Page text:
Grace Gems! John Newton John Berridge · J. Osbourne. Letters, especially when written to beloved friends in the Lord, draw forth much of the inmost experience of www.gracegems.org/letters.htm

THE PERSON OF CHRIST Till then I would Your love proclaim. With every fleeting breath, And may the music of Your Name Refresh my soul in death! (John Newton) www.gracegems.org/Books2/dh13.htm

Female Piety Good John Newton has some admirable remarks on the subject of entertainments given to Ministers. “Some of us would be better pleased, whatever kindness our

The Family at Home “There are many books,” said John Newton, “which I cannot sit down to read. They are indeed good and sound—but have a great quantity of pages,

Thoughts on Religious Experience The method pursued by John Dod with Mrs. Drake should be imitated. …. that such men as John Newton and Thomas Scott were in the habit of consulting with

“No man ever did, or ever will feel himself to be a lost to be a lost, miserable and hateful sinner, unless he be powerfully and supernaturally convinced by the Spirit of God.” John Newton.

Submit to the appointments of our Maker! By John Newton How highly By John Newton. How highly does it become us, both as creatures and as sinners, to submit to the appointments of our Maker! and how necessary is it to our

Grace Gems (John Newton’s Letters) Writing to a worldling, John Newton says— If you were to send me an inventory of your pleasures; how charmingly your time runs on,

Self growing Christians think themselves nothing; full-grown Christians think themselves less than nothing.” John Newton. HOME QUOTES SERMONS BOOKS.

Experimental Preaching Though all are exercised at times—yet some pass through the voyage of life much more smoothly than others” (John Newton). Excellent counsel is contained in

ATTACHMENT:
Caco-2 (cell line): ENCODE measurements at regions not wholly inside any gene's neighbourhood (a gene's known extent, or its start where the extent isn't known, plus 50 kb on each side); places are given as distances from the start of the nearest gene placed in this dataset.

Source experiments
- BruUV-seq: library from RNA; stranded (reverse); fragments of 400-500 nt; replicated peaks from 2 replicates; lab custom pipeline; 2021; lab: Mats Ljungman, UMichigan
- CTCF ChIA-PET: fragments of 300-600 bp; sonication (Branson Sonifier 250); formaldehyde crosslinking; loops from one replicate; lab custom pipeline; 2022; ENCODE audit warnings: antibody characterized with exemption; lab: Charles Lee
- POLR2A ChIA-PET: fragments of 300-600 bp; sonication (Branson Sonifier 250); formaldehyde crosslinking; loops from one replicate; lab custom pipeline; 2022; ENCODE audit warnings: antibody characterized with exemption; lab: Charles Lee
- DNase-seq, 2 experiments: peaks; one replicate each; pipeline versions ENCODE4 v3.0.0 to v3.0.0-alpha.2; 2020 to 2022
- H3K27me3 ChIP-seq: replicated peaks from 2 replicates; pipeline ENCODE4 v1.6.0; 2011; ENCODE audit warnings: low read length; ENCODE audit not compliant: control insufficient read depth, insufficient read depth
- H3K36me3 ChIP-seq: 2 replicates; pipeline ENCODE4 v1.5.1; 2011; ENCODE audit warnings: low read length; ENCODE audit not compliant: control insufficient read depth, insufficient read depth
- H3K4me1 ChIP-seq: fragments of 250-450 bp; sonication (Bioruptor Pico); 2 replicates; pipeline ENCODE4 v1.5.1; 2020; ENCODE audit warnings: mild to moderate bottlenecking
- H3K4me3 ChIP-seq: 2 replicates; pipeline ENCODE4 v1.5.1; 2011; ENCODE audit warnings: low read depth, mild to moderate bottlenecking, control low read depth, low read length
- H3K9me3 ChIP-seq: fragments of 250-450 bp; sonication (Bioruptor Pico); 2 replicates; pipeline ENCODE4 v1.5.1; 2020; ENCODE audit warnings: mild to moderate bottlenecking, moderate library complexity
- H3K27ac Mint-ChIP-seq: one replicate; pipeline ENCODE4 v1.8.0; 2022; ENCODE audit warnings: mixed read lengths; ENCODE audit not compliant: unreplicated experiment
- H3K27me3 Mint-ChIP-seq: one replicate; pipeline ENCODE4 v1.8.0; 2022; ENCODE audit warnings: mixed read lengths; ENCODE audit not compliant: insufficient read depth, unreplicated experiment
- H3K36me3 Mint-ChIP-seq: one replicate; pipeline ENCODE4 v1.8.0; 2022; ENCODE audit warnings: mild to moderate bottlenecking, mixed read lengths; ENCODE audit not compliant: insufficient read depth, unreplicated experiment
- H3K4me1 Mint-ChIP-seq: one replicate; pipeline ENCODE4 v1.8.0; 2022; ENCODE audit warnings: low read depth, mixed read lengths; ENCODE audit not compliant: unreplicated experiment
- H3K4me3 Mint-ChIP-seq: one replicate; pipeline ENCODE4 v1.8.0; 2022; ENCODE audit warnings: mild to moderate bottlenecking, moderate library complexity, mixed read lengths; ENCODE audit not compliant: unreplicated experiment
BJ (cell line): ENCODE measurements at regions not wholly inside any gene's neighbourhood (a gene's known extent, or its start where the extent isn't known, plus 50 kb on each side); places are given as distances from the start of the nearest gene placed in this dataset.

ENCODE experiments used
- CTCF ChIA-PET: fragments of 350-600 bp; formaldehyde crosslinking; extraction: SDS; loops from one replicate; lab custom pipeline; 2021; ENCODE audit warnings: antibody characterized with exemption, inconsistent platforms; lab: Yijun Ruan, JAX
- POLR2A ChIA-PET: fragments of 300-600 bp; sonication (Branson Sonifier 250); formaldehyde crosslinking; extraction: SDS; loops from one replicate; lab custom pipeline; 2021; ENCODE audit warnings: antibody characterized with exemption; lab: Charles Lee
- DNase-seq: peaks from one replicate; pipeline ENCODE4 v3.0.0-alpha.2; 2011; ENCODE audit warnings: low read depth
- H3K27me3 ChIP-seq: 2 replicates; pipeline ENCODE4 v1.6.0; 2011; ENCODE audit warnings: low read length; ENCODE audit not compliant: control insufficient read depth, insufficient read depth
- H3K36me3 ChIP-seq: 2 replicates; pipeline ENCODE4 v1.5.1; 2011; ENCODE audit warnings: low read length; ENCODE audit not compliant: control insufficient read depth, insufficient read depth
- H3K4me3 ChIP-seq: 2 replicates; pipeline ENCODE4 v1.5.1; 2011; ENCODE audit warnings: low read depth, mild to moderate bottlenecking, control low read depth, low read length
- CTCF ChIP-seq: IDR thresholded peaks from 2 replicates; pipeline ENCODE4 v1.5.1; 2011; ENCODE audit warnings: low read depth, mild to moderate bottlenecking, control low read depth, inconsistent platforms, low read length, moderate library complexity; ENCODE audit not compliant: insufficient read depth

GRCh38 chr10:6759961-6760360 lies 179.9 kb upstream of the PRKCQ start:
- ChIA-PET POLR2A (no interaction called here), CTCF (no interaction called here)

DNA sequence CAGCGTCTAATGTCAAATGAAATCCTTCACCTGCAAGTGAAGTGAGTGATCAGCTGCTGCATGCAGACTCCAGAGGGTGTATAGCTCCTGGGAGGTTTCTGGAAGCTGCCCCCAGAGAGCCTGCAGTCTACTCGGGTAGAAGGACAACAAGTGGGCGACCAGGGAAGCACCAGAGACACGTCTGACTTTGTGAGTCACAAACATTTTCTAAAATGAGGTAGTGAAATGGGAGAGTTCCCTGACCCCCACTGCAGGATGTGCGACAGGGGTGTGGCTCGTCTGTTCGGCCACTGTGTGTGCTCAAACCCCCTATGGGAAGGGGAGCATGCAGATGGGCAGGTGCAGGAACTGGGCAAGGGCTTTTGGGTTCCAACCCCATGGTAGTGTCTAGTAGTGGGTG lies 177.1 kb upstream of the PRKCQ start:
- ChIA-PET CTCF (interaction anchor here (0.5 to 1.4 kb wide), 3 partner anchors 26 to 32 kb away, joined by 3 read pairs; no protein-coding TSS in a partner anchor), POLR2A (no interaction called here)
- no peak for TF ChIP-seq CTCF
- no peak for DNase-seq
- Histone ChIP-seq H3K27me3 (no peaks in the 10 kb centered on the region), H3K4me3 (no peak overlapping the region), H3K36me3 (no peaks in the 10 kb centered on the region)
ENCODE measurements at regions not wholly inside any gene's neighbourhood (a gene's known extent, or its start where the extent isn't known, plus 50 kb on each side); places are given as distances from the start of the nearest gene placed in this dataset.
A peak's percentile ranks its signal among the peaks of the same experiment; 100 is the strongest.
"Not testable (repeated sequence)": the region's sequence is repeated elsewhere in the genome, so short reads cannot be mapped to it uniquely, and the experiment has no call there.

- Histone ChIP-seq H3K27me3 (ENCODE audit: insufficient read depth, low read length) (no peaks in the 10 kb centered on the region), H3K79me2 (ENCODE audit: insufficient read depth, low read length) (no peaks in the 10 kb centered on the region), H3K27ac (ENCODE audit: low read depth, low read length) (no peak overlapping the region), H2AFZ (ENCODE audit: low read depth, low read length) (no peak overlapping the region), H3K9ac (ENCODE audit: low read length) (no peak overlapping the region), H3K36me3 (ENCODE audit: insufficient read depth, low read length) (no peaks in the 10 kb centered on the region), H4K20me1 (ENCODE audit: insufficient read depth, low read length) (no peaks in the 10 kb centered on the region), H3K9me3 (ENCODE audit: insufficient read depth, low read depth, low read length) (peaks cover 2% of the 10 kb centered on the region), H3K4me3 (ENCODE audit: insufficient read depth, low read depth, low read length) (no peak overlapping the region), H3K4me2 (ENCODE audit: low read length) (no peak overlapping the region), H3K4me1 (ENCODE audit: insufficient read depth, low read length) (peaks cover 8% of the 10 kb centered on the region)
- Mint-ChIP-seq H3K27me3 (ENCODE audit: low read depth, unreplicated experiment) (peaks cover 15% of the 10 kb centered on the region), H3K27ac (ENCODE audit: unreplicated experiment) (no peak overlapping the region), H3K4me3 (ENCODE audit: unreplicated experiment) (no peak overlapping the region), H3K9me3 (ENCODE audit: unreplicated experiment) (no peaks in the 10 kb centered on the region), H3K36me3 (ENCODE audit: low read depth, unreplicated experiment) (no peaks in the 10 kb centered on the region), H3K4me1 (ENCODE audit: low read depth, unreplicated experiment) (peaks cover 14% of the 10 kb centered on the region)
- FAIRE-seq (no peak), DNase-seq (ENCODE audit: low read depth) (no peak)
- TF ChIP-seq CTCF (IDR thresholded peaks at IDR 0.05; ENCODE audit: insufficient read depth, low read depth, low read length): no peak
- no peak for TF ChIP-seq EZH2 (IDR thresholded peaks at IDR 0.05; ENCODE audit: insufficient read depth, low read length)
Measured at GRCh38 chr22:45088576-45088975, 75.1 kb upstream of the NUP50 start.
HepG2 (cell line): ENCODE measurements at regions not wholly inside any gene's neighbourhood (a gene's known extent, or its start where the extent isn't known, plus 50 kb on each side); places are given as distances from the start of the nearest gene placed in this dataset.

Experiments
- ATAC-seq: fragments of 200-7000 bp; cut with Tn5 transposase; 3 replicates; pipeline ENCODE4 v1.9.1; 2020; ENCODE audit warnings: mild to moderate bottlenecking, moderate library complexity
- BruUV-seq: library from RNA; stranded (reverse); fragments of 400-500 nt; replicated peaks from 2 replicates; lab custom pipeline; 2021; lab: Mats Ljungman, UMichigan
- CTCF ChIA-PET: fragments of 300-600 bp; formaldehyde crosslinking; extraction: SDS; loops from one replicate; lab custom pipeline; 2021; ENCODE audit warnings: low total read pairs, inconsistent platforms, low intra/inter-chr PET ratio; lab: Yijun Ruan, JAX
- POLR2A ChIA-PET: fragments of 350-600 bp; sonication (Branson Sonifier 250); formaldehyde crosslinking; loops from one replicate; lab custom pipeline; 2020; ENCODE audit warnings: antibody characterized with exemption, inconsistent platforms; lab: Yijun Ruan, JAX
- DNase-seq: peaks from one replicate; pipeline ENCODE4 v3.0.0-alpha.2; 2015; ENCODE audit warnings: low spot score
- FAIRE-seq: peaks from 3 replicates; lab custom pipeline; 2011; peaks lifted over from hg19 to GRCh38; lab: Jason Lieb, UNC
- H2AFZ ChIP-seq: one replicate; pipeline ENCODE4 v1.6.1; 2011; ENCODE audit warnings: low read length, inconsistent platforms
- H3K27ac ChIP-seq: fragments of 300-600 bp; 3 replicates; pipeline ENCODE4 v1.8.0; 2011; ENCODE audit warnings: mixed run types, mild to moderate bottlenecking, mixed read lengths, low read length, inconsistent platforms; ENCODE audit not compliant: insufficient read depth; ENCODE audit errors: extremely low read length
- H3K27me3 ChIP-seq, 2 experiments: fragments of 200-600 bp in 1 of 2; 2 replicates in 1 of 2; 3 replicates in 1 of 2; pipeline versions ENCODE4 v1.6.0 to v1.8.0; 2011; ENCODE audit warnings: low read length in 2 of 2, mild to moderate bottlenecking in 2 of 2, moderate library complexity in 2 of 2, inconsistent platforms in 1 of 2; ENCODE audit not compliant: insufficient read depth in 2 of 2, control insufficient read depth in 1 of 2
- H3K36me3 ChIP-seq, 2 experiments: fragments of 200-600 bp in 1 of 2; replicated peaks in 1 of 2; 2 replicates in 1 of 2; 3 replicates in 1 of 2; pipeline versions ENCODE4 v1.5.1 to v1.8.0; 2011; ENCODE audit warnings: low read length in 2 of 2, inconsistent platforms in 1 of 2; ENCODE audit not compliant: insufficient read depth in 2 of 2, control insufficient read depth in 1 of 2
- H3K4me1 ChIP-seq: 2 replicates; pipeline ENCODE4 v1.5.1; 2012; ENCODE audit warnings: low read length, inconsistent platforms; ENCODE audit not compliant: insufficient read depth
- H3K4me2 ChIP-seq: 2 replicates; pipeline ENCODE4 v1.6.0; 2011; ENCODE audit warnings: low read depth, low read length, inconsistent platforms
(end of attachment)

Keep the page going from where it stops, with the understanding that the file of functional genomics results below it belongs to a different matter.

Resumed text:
I saw One hanging on a tree by John Newton In evil long I took delight, Unawed by shame or fear, Till a new object struck my sight, And stopped my wild career.

New Page 1 If indeed it has begun. Let me love You more and more. If I love at all, I pray. If I have not loved before, Help me to begin today. -John Newton www.gracegems.org/14/tis.htm

Mr by John Newton, August 1772. I think I received some instruction where I little expected it: I mean, at Mr. Cox’s Museum. The www.gracegems.org/2002/Mr.%20Cox’s%20Museum.htm

A lost to be a lost, miserable and hateful sinner, unless he be powerfully and supernaturally convinced by the Spirit of God.” John Newton www.gracegems.org/8/a_lost.htm

The highest attainment acceptance of Jesus as revealed in the Gospel, is the highest attainment we can reach in this life. -John Newton. HOME QUOTES SERMONS BOOKS.

HIS WILL You have need of patience Yield to His prescriptions, and fight against every thought that would represent it as desirable to be permitted to choose for yourself. John Newton

The only effectual means for reforming mankind by John Newton The Gospel of Christ, the glorious Gospel of the blessed God, is the only effectual means for reforming mankind.

Pope SELF? (John Newton, author of “Amazing Grace”) “I have read (John Newton, author of “Amazing Grace”) “I have read of many wicked popes, but the worst pope I ever met with is Pope SELF.” www.gracegems.org/03/pope.html

Wilt Thou pursue Thy worm to death? (by John Newton) I asked the (by John Newton) I asked the Lord that I might grow. In faith, and love, and every grace; Might more of His salvation know, And seek more earnestly His face www.gracegems.org/03/gadsby.html

New Page 0 (by John Newton) What a wilderness in itself! How dark, how desolate, without the light of the Gospel and knowledge of Jesus! It does not appear so to www.gracegems.org/2002/What%20a%20poor,%20uncertain,%20dying%20world%20is%20this!.htm

The DEVOTIONAL Spirit of the LordFor example, the grace of God may convert an individual pursuing an occupation–as in the case of the eminent John Newton, when engaged in the